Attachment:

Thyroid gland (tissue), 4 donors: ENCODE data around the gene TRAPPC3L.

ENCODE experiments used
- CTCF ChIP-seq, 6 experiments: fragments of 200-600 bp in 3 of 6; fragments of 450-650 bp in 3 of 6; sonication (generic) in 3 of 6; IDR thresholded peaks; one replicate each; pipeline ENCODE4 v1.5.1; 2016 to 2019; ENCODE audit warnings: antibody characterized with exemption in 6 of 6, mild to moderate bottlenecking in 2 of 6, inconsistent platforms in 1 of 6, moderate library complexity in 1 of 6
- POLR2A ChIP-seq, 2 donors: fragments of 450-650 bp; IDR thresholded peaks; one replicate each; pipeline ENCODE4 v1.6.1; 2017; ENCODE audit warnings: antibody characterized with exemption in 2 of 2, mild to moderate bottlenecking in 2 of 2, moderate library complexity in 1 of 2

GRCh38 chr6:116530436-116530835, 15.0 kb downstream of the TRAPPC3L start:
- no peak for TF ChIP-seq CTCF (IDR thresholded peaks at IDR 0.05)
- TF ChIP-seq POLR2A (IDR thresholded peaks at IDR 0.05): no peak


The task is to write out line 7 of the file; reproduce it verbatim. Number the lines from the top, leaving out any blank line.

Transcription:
- TF ChIP-seq POLR2A (IDR thresholded peaks at IDR 0.05): no peak